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Scottish National Dictionary (1700–)

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First published 1941 (SND Vol. II). Includes material from the 1976 and 2005 supplements.
This entry has not been updated but may contain minor corrections and revisions.

CLAP, CLAPP, Klap, n.1 Sc. uses of St.Eng. clap. [klɑp]

1. A heavy blow, stroke. Also fig. Obs. in Eng.; last quot. in N.E.D. 1752. Gen.Sc.Ayr. 1823 Galt Entail I. xxviii.:
“It would just hae past like a pat for true love.” “Eh na, father, it was na a pat, but a scud like the clap o' a fir deal,” said the bridegroom.
s.Sc. 1835 Wilson's Tales of the Borders I. 216:
I canna tell how I stood up against this clap o' misery.

Hence clappie, see quotes. Gsw. 1991 Anna Blair More Tea at Miss Cranston's 54:
You stotted them against the wall and done wee complicated things between each stot, clapping your hands or twirling round. That was clappie or twirlie.
Rnf. 1993 History on your Doorstep, The Reminiscences of the Ferguslie Elderly Forum 8:
We played Clappie with a ball against the wall, or on a peever bed.

2. An affectionate pat (more caressing than Eng. clap). Gen.Sc.Bnff. 1866 Mrs Morton in Bnffsh. Jnl. (2 Jan.) 2:
My mither wad gie his bit headie a clap.

3. In phrs. (1) in a clap, in a moment. Gen.Sc. Cf. in a clank s.v. Clank; (2) wi(th) a clap (Sc. 1710 T. Ruddiman Gl. to Douglas Aeneis s.v. Swak).(1) Abd. 1768 A. Ross Helenore 49:
Back in a clap, she's at the very place.

4. “A flat instrument of iron, resembling a box, with a tongue and handle, used for making proclamations through a town, instead of a drum or hand-bell” (Sc. 1808 Jam.). (See also quots.) Also transferred to the person using such an instrument, a town-crier.Sc. 1701 R. Chambers Domestic Annals (1861) III. 245:
Obliged to send clapps, as they call them. . . . (Note): An old mode of advertisement . . . to send an old woman through the streets with a wooden dish and a stick, to clap or beat upon it.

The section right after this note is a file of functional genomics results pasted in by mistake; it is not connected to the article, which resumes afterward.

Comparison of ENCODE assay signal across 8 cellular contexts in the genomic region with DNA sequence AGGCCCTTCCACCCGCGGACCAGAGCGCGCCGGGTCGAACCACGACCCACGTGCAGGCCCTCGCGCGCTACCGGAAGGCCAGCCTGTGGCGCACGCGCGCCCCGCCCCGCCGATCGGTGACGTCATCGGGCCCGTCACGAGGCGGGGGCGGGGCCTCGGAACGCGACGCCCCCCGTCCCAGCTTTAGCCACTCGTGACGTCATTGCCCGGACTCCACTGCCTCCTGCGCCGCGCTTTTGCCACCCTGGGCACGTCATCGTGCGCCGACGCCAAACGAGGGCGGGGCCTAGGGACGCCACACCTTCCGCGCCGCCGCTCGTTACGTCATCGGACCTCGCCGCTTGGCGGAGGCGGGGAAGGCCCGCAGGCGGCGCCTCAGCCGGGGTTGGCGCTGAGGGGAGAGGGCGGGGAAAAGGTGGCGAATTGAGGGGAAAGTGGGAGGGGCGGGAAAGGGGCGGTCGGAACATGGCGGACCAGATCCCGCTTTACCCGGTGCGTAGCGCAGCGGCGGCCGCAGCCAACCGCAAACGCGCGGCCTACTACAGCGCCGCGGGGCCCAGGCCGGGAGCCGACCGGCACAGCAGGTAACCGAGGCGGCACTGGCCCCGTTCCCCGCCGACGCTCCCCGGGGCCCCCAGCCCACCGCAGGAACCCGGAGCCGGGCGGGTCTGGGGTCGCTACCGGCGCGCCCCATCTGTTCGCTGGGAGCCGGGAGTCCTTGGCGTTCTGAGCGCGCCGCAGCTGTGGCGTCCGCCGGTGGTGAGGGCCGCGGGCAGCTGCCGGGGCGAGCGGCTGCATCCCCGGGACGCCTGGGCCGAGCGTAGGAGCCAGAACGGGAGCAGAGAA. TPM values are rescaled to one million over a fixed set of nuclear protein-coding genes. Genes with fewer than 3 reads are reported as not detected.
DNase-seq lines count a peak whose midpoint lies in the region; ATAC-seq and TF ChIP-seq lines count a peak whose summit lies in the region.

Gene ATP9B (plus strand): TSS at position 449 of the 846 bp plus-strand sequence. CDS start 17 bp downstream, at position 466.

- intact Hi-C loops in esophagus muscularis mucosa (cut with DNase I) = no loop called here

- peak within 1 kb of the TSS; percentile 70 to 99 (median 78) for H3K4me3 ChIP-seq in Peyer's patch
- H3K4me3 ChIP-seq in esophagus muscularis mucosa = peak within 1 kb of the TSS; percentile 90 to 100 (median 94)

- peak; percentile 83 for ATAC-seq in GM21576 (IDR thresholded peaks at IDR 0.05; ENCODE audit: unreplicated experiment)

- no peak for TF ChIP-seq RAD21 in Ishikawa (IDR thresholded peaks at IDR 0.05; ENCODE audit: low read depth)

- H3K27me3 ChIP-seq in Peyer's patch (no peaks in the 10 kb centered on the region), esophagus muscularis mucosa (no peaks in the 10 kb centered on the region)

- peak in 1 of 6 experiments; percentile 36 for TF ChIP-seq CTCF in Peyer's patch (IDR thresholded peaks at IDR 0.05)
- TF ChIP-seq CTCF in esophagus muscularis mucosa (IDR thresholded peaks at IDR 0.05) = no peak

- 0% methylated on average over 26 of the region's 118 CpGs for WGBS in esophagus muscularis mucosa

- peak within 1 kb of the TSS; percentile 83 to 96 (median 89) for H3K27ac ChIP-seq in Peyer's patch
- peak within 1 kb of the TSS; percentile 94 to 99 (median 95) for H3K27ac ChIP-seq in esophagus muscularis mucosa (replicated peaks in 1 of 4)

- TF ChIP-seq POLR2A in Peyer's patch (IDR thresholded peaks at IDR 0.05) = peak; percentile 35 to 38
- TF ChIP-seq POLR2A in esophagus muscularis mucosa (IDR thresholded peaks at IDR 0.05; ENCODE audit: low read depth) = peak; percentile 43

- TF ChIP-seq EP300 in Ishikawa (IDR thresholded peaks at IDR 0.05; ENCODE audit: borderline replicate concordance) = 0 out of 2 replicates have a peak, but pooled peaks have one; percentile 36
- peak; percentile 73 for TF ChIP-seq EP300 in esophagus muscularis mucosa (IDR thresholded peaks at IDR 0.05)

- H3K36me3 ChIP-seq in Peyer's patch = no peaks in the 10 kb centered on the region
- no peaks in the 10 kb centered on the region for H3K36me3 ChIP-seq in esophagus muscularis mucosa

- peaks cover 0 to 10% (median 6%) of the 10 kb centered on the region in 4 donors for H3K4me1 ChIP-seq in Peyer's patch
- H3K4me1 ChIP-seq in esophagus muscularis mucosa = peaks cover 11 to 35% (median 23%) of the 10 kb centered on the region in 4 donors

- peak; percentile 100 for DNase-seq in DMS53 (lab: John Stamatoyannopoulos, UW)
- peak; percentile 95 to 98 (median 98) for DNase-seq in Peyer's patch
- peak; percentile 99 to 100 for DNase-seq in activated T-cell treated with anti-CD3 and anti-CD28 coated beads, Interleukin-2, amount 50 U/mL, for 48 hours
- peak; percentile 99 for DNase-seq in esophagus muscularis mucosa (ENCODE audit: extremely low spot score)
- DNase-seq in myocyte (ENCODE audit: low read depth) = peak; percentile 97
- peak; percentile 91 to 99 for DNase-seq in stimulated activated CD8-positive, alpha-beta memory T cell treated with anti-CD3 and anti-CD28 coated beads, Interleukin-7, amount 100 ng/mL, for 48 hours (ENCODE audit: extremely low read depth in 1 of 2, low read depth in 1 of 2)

Sc. 1874 A. Hislop Sc. Anecdotes 53:
Betty Dick, an old woman, formerly officiated as town-crier of Dalkeith. . . . In her calling she used what was called a “clap,” . . . which was simply a large wooden trencher and a spoon.
s.Sc. 1912–1919 C. K. Moore in Rymour Club Misc. II. 196:
Spoken ironically of a thing that is only mislaid — I'd send the clap through about it, i.e. send the bellman round the town about it.

Comb.: clapman, a town-crier. Sc. 1800 Edb. Advertiser (2 Sept.) 147:
A Town Drummer and Cryer, for the Town of Leith. Salary Ten Pounds Sterling yearly, a Suit of Cloathes every two years, and the Fees of Clapman or Cryer.

5. The clapper of a mill.Sc. 1713 Nairne Peerage Evidence (1873) 47:
Earth and stone of the said lands clap of the said milne and a net for the said fishing as use is.
Bnff. 1702 in J. F. S. Gordon Chrons. of Keith (1880) 82:
Hugh Jamieson discoursing on that head, said . . . that he would prove, by two honest women, That the mill did grind without a clap.
Ayr. 1787 Burns Address to the Unco Guid (Cent. ed.) i.:
The heapet happer's ebbing still, An' still the clap plays clatter!
Dmf. 1823 J. Kennedy Poems and Songs 84:
Here there's routh o' running water For to grind the corn and bear. Here the dinsome clap plays clatter A' the seasons o' the year.

Phr.: clap and happer, — hopper, the symbols used in the seizin of mills.Sc. 1759–1761 Fountainhall Decisions I. 432:
A mill is distinctum tenementum, and requires delivery of the clap and happer.
Sc. 1824 Scott Redgauntlet v.:
He [the miller's son] maun wait on clap and hopper, as they say.

6. In phr. clap o' the hass, klap —, “the uvula” (Ork. 1929 Marw., klap — ; Sc. 1808 Jam. s.v. Hals). Known to Ags.1, Fif.10 1937.Ags.(D) 1922 J. B. Salmond Bawbee Bowden xi.:
He sookit in a muckle bloo-flea, that made as muckle noise in the back o' his throat, as gin there had been a wasp's bike on the clap o' his hass.

[All the above meanings are found in O.Sc. except 2 (D.O.S.T.).]

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"Clap n.1". Dictionary of the Scots Language. 2004. Scottish Language Dictionaries Ltd. Accessed 1 Dec 2022 <http://www.dsl.ac.uk/entry/snd/clap_n1>

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